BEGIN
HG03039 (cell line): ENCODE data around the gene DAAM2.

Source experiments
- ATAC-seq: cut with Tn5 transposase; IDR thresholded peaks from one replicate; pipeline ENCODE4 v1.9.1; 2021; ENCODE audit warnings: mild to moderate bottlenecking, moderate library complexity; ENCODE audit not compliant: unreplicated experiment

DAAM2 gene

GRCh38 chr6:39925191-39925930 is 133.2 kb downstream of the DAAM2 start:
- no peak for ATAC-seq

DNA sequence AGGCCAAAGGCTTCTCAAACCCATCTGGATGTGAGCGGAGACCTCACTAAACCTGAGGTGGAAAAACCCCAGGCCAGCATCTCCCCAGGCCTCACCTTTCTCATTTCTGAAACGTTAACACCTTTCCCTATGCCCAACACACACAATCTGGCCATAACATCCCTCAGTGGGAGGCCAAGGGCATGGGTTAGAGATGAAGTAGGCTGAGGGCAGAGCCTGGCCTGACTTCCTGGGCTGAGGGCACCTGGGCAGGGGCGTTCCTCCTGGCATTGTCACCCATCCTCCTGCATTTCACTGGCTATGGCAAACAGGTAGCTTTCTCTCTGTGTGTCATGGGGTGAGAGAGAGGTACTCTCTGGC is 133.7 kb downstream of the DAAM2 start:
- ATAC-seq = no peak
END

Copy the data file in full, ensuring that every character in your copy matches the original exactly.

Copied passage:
HG03039 (cell line): ENCODE data around the gene DAAM2.

Source experiments
- ATAC-seq: cut with Tn5 transposase; IDR thresholded peaks from one replicate; pipeline ENCODE4 v1.9.1; 2021; ENCODE audit warnings: mild to moderate bottlenecking, moderate library complexity; ENCODE audit not compliant: unreplicated experiment

DAAM2 gene

GRCh38 chr6:39925191-39925930 is 133.2 kb downstream of the DAAM2 start:
- no peak for ATAC-seq

DNA sequence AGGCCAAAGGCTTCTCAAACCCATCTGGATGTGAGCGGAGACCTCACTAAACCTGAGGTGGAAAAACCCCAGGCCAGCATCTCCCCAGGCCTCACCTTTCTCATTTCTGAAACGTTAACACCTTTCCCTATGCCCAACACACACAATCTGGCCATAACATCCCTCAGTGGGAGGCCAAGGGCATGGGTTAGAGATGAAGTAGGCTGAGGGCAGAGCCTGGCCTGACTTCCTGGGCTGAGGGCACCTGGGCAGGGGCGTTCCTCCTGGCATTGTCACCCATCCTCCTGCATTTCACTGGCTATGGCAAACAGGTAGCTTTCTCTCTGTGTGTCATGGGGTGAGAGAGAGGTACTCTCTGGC is 133.7 kb downstream of the DAAM2 start:
- ATAC-seq = no peak